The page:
Thoracic Spine and Rib Complex

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Course Instructor: Dr. Rob Sillevis, PT, DPT, PhD, OCS, FAAOMPT-click for bio

Course Instructor: Dr. Karen Wyss, PT, DPT, CFC-click for bio

CEU’s: Pending

Course objectives

Based on the material presented in the course seminar, the on-line material, and independent study; the student will be able to:

• Demonstrate proper clinical decision making skills, including clinical reasoning, clinical judgment, and reflective practice as it relates to the thoracic spine and rib complex.

• Participate in scholarly activities to understand or contribute to the body of physical therapy knowledge.

• Perform a complete evaluation of the thoracic spine and rib cage. This should be influenced by history, systems reviews, and by utilizing valid and reliable tests and measures (evidence based).

• Determine based on evaluation findings and current evidence within what classification category the patient falls and what the optimal clinical management approach will be based on this.

• Identify the PT diagnosis/prognosis/differential diagnosis based on the evaluation/assessment of the clinical presentation.

• Determine the proper/best (evidence influenced) treatment approach based on PT diagnosis.

• Understand the value of pre-test/post-test assessment to determine the success of clinical intervention.

• Successfully apply manipulation techniques to the thoracic spine and rib cage to treat joint dysfunction.

• Utilize the proper augmented exercises for the thoracic and rib cage to maximize the outcomes following manipulation.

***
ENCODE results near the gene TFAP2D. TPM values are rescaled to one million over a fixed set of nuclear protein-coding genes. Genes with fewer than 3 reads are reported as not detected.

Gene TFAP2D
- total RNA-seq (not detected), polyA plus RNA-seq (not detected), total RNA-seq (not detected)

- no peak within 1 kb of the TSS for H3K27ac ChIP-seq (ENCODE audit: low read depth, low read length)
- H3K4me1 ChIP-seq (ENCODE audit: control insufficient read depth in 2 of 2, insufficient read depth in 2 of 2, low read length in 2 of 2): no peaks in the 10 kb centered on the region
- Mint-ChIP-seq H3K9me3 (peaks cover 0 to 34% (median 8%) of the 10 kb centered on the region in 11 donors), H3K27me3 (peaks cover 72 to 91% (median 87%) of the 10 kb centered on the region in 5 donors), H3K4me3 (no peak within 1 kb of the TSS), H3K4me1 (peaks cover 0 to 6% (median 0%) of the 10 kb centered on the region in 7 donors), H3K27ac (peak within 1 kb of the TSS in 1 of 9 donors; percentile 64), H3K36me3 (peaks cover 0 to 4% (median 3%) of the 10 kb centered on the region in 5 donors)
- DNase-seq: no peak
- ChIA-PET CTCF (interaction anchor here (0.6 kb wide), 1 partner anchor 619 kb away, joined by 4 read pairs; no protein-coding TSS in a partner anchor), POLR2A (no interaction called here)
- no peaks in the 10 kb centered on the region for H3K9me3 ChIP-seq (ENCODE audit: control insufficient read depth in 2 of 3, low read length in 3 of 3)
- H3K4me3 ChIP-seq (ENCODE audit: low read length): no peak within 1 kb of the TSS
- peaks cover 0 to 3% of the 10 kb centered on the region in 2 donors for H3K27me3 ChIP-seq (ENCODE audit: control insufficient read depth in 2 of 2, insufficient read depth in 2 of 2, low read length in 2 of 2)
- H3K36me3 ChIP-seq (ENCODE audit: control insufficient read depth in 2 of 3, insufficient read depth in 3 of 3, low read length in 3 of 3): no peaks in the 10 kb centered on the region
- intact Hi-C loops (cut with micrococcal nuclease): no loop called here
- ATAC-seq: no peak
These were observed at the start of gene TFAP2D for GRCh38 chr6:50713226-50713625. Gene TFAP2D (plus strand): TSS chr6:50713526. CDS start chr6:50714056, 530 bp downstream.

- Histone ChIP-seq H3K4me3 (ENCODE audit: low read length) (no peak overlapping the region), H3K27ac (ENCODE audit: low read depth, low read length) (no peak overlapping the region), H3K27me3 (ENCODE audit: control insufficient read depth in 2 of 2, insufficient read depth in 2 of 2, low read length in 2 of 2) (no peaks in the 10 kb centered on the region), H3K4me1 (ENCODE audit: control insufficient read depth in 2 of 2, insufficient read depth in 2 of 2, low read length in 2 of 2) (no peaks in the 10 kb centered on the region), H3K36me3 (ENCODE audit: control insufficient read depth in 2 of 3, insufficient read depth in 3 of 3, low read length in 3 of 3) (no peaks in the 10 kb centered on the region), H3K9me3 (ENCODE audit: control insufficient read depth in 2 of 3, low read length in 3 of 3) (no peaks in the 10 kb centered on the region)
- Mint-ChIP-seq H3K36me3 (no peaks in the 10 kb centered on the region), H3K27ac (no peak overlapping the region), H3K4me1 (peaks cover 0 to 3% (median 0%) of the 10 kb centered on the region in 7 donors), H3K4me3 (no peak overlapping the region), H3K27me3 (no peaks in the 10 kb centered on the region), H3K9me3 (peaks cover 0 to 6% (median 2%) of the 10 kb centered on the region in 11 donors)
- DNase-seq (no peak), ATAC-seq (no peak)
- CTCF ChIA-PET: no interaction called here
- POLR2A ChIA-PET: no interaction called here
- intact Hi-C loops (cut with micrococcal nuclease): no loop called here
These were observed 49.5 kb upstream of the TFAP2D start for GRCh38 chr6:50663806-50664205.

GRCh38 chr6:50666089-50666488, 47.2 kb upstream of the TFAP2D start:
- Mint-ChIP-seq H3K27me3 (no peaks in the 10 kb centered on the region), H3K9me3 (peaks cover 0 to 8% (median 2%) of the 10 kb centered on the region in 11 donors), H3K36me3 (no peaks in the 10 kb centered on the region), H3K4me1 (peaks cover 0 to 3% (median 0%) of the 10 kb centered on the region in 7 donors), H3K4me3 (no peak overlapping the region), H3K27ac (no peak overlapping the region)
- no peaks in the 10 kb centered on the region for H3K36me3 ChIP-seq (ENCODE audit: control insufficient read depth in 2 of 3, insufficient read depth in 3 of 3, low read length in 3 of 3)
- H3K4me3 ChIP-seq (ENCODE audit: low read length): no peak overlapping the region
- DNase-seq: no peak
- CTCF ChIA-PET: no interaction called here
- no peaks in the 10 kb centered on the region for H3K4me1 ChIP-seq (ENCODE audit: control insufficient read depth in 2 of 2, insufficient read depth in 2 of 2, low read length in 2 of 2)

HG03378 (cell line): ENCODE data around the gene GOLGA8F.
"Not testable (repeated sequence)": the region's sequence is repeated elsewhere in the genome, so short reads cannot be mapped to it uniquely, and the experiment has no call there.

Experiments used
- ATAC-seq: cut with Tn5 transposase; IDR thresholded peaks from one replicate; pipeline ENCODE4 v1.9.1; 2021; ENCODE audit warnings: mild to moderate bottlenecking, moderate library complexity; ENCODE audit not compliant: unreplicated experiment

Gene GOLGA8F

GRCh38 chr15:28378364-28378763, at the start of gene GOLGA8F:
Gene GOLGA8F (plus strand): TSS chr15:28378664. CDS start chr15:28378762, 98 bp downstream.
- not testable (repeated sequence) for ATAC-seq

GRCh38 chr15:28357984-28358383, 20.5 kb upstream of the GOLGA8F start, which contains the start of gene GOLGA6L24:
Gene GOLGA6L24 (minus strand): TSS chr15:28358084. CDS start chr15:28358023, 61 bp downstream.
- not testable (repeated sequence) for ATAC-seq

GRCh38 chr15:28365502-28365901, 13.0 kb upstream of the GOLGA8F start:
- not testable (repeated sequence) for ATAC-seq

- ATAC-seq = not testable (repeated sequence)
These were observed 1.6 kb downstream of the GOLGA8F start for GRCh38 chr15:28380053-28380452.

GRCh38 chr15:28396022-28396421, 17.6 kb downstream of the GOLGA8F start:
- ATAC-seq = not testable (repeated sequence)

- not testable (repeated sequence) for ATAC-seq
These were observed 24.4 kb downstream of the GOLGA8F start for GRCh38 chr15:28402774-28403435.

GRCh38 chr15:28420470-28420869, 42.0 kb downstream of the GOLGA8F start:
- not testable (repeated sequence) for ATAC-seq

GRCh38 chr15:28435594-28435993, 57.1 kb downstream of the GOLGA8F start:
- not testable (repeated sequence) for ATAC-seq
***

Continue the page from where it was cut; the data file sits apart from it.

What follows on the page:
Thoracic Spine and Rib Complex

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Course Description

This course will present a systematic approach to the management of patients with thoracic and ribcage related problems. The medical community has long ignored thoracic back pain, in part due to the thought that the ribcage has such a stabilizing effect on this part of the spine that mechanical dysfunction was not likely. Increased understanding of biomechanics and advanced imaging techniques have ignited the thought that the thoracic spine and ribcage can house several primary dysfunction that can lead to pain and limited function of our patients. Considering the fact that biomechanically the upper thoracic spine functions together with the lower cervical spine and the lower thoracic spine functions with the lumbar spine the manual therapist must consider this part of the spine as a source of dysfunctions.

Dysfunction that one should consider when dealing with pain in the thoracic spine and ribcage include but are not limited to; muscle imbalance due to poor posture, degenerative changes due to aging and posture adaptations causing issues with facet and vertebra-costal joints, discogenic relates issues, spinal stenosis, ribcage related dysfunctions such as costochondritis, vertebral fractures due to trauma and osteoporosis, idiopathic conditions such as ankylosing spondylitis (AS), neurological conditions (such as T 4syndrome and Herpes Zoster) and chondritis. One should always consider the inter-regional dependence model when considering a spine patient and evaluate the thoracic spine and ribcage area.

The course participant will be introduced to a structured evaluation process that includes the identification of yellow and red flags, neurological assessment, the use of clinical prediction rules when appropriate, and the identification of muscle and joint dysfunction. The treatment component of this course will introduce the participant to a variety of manipulation techniques and augmented exercises to maximize clinical outcomes. After completion of this thoracic/costal course the participant will be able to effectively classify and treat patients with thoracic and or costal dysfunctions based on the latest research evidence.